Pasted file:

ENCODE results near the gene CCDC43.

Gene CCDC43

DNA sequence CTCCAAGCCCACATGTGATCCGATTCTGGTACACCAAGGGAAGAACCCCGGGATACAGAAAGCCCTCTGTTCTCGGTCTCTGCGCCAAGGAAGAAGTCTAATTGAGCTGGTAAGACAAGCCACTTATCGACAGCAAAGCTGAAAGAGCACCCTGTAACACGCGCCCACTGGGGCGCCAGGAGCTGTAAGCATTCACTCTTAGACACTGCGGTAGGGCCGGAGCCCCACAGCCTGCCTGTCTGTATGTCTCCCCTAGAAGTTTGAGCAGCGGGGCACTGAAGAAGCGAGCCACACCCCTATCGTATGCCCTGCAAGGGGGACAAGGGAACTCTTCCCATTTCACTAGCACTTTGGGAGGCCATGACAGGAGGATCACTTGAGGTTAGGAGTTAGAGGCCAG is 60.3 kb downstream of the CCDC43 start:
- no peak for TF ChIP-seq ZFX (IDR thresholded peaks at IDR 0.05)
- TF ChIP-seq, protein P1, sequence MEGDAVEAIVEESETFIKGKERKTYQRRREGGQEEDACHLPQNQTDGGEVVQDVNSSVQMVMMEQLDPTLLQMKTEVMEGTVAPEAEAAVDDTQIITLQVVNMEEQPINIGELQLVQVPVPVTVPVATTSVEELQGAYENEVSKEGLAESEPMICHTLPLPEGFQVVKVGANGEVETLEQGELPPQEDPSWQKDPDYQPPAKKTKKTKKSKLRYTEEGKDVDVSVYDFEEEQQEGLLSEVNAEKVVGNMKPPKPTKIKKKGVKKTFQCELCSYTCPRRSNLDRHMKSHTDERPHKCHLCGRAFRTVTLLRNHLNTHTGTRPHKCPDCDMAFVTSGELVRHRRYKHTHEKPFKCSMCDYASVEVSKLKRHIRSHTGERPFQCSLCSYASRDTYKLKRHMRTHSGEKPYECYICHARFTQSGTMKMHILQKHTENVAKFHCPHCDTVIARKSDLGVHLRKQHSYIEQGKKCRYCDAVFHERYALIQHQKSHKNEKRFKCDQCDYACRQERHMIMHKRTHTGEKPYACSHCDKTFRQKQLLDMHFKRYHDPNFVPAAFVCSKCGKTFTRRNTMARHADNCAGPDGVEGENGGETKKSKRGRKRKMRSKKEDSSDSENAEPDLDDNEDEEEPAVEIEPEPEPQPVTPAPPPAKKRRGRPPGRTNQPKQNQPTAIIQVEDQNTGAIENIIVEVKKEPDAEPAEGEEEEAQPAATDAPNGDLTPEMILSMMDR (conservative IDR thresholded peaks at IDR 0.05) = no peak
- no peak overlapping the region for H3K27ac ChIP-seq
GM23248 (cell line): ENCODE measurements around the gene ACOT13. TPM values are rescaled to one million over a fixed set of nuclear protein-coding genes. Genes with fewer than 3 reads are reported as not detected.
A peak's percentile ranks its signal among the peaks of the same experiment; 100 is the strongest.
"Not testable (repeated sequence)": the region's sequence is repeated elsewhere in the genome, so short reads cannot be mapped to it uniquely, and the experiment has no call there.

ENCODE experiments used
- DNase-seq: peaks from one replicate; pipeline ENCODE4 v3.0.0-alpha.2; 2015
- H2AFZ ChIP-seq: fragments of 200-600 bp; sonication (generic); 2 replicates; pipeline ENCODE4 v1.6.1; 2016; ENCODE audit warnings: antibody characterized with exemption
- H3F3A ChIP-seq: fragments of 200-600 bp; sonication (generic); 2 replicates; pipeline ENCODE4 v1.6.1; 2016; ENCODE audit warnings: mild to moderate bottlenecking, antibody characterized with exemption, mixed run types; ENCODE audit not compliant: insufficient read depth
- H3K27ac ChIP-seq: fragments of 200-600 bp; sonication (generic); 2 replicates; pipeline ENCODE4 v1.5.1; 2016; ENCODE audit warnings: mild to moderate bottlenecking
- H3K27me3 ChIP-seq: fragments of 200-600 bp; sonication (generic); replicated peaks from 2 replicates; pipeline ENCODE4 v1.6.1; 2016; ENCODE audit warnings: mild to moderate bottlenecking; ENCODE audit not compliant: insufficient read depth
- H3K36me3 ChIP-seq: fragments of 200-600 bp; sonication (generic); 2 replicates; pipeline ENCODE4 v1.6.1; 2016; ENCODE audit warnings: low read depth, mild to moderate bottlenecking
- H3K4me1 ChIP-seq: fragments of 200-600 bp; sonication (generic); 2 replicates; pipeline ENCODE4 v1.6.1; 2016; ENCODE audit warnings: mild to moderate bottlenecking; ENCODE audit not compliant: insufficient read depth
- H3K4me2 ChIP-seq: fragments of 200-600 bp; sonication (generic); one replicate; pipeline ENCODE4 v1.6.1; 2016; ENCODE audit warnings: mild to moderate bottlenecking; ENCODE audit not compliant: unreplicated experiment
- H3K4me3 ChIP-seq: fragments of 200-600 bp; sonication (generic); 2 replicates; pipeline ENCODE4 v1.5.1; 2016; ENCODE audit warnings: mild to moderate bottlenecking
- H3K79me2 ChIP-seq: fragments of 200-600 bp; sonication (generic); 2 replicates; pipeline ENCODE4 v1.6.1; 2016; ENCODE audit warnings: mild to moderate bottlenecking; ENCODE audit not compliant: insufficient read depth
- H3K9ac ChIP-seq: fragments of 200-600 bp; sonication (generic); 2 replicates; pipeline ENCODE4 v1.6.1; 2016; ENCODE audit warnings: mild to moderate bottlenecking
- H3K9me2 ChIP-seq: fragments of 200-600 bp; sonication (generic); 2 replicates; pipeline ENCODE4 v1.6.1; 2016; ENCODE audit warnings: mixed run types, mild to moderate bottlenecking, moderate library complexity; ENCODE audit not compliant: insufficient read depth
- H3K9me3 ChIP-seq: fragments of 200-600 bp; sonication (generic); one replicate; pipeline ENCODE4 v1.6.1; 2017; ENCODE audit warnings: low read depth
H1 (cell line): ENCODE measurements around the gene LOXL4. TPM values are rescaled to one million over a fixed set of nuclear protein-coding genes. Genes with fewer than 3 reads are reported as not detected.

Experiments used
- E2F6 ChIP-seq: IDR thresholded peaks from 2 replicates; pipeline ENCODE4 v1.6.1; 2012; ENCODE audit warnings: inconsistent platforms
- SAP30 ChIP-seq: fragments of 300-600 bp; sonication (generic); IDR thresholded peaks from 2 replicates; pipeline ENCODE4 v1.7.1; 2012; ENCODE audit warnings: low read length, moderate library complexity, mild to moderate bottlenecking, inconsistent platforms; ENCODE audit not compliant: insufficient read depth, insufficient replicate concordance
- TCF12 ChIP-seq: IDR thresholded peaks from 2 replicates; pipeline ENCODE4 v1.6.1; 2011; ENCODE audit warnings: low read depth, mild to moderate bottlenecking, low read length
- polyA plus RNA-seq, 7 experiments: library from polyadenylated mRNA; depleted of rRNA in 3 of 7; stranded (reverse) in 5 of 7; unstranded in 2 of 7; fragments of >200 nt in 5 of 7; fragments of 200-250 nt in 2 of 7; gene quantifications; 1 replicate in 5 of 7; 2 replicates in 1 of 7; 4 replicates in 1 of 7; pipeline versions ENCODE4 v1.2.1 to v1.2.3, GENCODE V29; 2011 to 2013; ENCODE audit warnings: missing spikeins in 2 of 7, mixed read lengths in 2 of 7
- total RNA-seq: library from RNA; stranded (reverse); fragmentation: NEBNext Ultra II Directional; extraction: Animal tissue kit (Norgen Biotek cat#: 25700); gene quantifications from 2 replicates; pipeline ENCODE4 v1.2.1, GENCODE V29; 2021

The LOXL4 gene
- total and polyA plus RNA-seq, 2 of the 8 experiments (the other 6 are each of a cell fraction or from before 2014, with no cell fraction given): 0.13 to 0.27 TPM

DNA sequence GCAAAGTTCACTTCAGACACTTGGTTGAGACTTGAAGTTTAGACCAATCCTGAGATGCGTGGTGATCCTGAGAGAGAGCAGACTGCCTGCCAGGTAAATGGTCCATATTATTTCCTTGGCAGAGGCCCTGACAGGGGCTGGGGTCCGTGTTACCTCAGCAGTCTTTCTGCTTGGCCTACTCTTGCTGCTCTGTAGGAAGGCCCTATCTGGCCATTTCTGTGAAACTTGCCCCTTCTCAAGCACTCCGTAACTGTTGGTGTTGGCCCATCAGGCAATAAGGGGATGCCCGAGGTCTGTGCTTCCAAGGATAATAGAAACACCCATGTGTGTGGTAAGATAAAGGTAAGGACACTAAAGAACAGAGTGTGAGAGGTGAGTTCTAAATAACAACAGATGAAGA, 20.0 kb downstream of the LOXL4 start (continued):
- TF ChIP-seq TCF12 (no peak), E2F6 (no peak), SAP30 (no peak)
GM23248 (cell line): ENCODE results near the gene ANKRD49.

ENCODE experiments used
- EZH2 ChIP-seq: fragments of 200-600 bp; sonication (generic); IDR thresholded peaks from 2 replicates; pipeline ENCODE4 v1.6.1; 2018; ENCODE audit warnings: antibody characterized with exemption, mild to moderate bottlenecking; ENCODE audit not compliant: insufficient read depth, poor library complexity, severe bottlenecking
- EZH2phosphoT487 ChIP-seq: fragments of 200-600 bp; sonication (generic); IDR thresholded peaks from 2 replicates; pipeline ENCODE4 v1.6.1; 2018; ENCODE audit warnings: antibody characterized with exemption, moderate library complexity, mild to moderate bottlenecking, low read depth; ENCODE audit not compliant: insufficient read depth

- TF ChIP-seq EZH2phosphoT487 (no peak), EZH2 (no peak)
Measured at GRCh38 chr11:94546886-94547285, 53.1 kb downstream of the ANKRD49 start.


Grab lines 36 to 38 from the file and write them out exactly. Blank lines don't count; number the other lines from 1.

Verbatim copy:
ENCODE experiments used
- EZH2 ChIP-seq: fragments of 200-600 bp; sonication (generic); IDR thresholded peaks from 2 replicates; pipeline ENCODE4 v1.6.1; 2018; ENCODE audit warnings: antibody characterized with exemption, mild to moderate bottlenecking; ENCODE audit not compliant: insufficient read depth, poor library complexity, severe bottlenecking
- EZH2phosphoT487 ChIP-seq: fragments of 200-600 bp; sonication (generic); IDR thresholded peaks from 2 replicates; pipeline ENCODE4 v1.6.1; 2018; ENCODE audit warnings: antibody characterized with exemption, moderate library complexity, mild to moderate bottlenecking, low read depth; ENCODE audit not compliant: insufficient read depth